# Union-Find (Disjoint Set)

The Union-Find, aka Disjoint-Set, data structure1 is a deceptively simple algorithm for identifying the disjoint sets in a collection. That is, sets that have no common elements. Stated more rigorously, sets $A$ and $B$ are disjoint if $A \cup B = \emptyset$. It can be difficult to visualize because it’s an inherently abstract concept.

#### History

The notion of disjoint sets has been in use by mathematicians since the late 1800s. The union-find algorithm was first introduced in 1964 in a paper entitled An Improved Equivalence Algorithm by Bernard A. Galler and Michael J. Fischer2. What’s particularly interesting about this data structure is how it shaped the analysis of algorithms.

At the time of first publication, the practice was not sufficiently evolved enough to accurately specify the algorithm’s asymptotic complexity. In 1973, J. E. Hopcroft and J. D. Ullman published a proof3 that bounded the algorithm at $O(\log^*{n})$4. Robert Tarjan published a stronger proof5 in 1975 that specified an even lower bound of $O(m \alpha(n))$ where $\alpha$ is the inverse Ackerman function6. While it’s true that difference in time bounds is negligible at best, the proofs are excellent examples of algorithmic analysis techniques.

To elucidate, consider popular characters from Romeo and Juliet: Romeo, Juliet, Tybalt, Capulet, Lady Capulet, Montague, Lady Montague, and Benvolio7. For the purposes of this example, a set is defined by family relations. At the beginning of the play, the characters form two distinct disjoint sets as shown below.

Act 2, scene 5 changes the makeup of the sets when Juliet and Romeo marry. The Montague and Capulet sets are no longer disjoint because they share elements as the image below illustrates.

Consider how one might write an algorithm to divine if there are disjoint sets among an evolving set of random objects. Conceptually, the union-find data structure accomplishes this by first defining each object as an independent set and allowing consumers to merge individual items. Merging any two items results in merging their sets. If merging all items results in a single set, there are no disjoint sets. This is shown graphically below.

This sub-section outlined the conceptual operation of the union-find data structure, the next describes how this is accomplished.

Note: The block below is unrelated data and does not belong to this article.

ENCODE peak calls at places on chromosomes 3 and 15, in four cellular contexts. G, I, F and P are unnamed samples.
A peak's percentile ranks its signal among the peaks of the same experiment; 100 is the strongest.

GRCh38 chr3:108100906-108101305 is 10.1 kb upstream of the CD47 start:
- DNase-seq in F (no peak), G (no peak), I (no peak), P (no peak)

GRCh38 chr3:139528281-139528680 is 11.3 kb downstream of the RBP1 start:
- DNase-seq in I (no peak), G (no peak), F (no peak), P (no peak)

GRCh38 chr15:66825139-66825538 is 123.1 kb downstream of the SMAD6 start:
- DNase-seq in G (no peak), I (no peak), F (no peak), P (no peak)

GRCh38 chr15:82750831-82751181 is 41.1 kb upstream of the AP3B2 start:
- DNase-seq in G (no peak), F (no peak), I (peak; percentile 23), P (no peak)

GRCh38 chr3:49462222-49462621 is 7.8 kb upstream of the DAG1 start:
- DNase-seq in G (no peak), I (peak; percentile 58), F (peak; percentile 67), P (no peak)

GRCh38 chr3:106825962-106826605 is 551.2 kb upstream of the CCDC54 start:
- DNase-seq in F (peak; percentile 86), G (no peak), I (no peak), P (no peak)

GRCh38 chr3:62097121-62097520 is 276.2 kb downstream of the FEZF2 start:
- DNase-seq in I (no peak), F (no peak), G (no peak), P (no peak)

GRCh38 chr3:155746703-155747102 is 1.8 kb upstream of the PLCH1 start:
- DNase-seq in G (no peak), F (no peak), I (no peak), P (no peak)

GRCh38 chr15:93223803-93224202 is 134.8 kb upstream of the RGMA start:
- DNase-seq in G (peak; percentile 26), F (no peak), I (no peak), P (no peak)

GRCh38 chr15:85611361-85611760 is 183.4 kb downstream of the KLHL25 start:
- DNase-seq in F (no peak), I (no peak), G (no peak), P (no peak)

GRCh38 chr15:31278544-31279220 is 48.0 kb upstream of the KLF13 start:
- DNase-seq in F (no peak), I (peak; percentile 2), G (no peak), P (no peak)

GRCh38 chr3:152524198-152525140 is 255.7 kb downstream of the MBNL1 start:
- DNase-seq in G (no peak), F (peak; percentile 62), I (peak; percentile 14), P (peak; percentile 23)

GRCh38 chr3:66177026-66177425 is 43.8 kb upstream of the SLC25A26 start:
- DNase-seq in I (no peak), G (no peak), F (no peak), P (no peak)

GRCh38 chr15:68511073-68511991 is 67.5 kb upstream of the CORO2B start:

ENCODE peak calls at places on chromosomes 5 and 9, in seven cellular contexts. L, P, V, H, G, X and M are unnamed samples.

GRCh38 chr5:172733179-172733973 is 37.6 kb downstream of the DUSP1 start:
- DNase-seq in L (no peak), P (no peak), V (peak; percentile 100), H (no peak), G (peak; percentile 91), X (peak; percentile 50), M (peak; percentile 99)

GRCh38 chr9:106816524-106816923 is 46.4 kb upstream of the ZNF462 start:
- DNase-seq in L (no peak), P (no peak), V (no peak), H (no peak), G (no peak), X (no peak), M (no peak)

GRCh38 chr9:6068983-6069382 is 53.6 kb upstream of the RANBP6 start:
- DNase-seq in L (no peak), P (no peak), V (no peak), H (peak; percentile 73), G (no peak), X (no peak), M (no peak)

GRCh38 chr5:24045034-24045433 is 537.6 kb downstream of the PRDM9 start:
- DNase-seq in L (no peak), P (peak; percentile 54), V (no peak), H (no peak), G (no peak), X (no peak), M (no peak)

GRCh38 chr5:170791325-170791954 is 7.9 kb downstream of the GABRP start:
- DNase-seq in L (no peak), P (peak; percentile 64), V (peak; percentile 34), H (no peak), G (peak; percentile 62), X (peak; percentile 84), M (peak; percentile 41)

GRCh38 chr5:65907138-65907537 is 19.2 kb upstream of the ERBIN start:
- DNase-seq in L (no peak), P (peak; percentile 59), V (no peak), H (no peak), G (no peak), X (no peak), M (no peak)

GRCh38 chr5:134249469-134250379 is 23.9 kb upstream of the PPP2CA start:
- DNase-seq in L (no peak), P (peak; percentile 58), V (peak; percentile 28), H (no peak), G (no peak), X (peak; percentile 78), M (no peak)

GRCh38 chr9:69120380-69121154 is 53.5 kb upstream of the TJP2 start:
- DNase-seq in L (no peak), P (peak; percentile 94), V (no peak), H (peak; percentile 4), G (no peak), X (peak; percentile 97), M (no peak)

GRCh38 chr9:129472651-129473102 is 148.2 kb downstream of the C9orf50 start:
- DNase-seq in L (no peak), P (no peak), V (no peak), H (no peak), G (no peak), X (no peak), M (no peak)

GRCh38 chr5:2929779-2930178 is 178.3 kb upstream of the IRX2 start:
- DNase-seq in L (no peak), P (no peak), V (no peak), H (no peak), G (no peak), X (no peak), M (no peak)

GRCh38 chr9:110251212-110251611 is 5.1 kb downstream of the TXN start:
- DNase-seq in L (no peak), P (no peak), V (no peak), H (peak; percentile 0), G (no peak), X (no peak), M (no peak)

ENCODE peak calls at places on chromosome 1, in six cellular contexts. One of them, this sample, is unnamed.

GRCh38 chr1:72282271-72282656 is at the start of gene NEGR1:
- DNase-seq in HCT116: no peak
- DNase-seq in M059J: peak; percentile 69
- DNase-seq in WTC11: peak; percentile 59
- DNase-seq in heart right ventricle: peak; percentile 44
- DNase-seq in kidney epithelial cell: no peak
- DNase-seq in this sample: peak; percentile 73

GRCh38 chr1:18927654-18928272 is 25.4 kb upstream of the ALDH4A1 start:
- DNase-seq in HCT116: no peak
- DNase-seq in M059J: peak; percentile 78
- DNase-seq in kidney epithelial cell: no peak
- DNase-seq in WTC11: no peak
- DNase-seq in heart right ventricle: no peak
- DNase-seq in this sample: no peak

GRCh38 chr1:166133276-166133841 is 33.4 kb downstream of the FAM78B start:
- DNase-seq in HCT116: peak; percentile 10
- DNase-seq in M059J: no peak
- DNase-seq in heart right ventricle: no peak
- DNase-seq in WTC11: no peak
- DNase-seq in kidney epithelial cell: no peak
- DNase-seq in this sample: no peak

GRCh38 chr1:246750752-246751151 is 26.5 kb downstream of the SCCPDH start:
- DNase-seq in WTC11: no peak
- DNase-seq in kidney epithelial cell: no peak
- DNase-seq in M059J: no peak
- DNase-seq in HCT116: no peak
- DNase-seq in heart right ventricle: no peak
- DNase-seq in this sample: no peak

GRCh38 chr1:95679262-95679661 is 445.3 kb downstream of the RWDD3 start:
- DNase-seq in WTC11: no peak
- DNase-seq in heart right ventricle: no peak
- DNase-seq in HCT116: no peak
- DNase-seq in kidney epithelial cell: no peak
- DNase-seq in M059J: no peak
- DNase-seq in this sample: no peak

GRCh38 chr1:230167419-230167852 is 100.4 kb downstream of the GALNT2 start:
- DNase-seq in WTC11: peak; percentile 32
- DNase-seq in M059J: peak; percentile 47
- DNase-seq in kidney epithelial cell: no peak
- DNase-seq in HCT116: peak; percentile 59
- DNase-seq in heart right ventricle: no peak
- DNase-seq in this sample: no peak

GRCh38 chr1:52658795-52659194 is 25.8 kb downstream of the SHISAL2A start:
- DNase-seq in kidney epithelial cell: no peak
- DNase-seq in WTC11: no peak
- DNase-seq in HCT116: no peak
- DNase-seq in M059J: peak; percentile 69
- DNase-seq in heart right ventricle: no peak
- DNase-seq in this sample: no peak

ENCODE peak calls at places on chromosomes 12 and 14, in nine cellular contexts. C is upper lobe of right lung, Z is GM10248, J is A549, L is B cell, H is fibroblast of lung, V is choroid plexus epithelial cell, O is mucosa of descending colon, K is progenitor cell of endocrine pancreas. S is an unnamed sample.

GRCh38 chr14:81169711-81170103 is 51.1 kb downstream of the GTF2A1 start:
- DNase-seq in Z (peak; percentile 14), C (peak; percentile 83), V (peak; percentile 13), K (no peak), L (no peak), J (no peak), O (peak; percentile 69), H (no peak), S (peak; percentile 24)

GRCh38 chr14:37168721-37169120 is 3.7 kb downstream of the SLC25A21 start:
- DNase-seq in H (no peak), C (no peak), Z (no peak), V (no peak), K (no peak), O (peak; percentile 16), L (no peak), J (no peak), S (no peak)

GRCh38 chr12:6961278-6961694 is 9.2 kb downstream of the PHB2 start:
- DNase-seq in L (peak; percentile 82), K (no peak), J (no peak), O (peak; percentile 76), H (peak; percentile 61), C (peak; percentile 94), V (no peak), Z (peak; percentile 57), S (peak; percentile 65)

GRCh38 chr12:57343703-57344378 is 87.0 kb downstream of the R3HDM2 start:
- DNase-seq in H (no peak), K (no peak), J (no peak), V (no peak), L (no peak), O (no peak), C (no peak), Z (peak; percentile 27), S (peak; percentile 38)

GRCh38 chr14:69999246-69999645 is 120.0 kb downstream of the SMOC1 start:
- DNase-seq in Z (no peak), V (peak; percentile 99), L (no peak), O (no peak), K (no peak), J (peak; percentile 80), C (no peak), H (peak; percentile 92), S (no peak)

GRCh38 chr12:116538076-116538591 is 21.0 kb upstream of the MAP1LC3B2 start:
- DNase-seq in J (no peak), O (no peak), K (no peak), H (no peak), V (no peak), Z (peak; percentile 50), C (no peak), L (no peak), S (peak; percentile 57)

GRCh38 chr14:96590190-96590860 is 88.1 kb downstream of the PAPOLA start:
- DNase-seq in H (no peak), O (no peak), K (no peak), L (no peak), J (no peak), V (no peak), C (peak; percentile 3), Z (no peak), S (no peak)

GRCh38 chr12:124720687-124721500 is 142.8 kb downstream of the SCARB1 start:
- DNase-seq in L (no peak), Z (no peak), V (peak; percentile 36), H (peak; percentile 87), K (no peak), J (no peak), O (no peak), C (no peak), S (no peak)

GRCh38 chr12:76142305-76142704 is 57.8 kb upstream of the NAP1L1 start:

## Union Find Interface

The union-find data structure’s abstract interface defines three operations: make set, union, and find. make set creates a new set. Sets are tree data structures. Each set has a set representative that resides at the root of the tree and each object maintains a pointer to its parent. The representative’s parent pointer is self-referential. Starting at any object, following parent pointers will always lead to the set representative. union merges the sets of two items into one and find returns the set representative for which the item belongs. This is best demonstrated graphically.

The picture below is a representation of a union-find data structure after 6 make set operations (make set A; make set B; ...). Notice how each object created a distinct set with a single member that has a self-referential pointer. At this point, every object is a set representative.

Executing a union operation on A and C deletes set-3 and merges C into set-1. A is still the set representative but now C’s parent pointer points to A.

Executing a union operation on A and D deletes set-4 and merges D into set-1.

Executing a union operation on E and F deletes set-6 and merges F into set-5.

Finally, executing a union operation on E and A merges set-5 into set-1 leaving only two remaining sets.

The find operation returns the set representative for which an object is contained. Consider the image above. find F will return Set-1’s representative A. Staring at F, it follows the pointers until it reaches A which has a self-referential loop. This indicates that it has found its containing set.

## Improving Performance

There are two techniques that significantly improve the performance of union-find data structures: union by rank and path compression.

Union by rank ensures that when two sets are merged, each leaf of the tree will have the shortest possible path to the root. Shorter paths mean fewer traversals for each find operation. Consult the image below. There are two possibilities for merging set-1 and set-2. If set-2 is consumed by set-1, it results in more work for the find operation.

The general idea is to maintain a rank value for each set. Lower ranks are always consumed into sets with higher ranks. See the pseudo code for more details.

Path compression takes advantage of the find operation. Each find operation requires a path traversal to the root. It takes no extra time to update each node to point directly to the root thereby compressing the path. This is depicted graphically below.

In conclusion, the union-find data structure is deceptively simple yet is sometimes difficult to comprehend due to its abstract nature. It’s purpose is to identify disjoint sets within a collection of loosely connected objects.

## Asymptotic Complexity

• Make Set: $\Theta(1)$
• Union: $O(n), \Omega(1)$
• Find: $O(n), \Omega(1)$

The bullet points above, though accurate in the most technical sense, are deceiving. While it’s true that a single union or find operation may take $O(n)$, it’s actually closer to $\Theta(1)$. Remember that each find operation reduces the run time to $\Theta(1)$ for all future find operations for all nodes in the path.

Assume that $n$ is the number of make set operations and $m$ is the total number of make set, union, and find operations combined8. The amortized asymptotic complexity works out to $O(m \alpha(n))$ Where $\alpha$ is the inverse Ackerman function. The particulars of the function are not important. The salient concept is that the function grows very slowly. It will not exceed $4$ for values of $n$ as high as $10^{600}$. For all practical intents and purposes, one can assume all operations are constant ($\Theta(1)$).

## Pseudo Code

\begin{algorithm}